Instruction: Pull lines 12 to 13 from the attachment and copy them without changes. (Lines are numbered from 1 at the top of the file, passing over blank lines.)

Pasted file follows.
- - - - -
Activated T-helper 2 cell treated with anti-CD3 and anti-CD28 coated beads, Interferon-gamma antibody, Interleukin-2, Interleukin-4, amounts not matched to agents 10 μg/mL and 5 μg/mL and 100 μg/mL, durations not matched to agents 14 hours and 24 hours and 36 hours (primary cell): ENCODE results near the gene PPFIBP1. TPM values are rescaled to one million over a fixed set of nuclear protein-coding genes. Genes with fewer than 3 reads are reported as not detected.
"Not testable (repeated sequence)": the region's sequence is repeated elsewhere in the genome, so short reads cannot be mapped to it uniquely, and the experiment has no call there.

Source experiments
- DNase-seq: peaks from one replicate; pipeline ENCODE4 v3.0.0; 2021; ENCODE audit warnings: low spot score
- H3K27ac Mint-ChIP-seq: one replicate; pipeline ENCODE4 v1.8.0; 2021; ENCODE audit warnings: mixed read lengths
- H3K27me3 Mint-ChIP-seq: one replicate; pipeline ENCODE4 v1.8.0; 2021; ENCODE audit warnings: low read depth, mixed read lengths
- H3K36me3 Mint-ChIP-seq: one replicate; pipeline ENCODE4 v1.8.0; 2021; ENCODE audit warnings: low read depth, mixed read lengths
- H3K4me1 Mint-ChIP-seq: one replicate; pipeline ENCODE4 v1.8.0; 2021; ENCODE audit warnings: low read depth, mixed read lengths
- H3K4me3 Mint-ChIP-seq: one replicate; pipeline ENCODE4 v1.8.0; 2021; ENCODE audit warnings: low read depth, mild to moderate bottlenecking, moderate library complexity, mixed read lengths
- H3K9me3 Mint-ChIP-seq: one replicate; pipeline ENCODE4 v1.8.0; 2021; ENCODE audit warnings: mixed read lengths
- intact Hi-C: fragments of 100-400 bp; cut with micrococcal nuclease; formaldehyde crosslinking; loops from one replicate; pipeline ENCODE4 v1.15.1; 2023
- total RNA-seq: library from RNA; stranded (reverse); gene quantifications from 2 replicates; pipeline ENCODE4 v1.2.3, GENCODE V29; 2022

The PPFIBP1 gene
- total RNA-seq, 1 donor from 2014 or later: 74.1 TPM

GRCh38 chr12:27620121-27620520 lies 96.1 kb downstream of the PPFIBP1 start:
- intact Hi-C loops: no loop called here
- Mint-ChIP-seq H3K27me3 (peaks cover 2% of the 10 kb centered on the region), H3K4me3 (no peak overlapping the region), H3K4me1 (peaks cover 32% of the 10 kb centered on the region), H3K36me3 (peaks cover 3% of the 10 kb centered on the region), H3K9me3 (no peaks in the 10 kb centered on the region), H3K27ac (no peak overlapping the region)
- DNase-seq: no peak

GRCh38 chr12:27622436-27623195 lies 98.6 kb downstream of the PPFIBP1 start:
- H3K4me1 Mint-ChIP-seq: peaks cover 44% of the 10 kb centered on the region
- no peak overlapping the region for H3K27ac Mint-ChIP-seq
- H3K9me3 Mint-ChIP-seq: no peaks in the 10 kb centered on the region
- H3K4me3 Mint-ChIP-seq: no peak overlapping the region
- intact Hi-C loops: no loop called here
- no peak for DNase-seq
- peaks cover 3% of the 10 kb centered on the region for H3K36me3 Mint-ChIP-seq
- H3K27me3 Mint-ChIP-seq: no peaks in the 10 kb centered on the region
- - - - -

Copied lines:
- total RNA-seq: library from RNA; stranded (reverse); gene quantifications from 2 replicates; pipeline ENCODE4 v1.2.3, GENCODE V29; 2022

The PPFIBP1 gene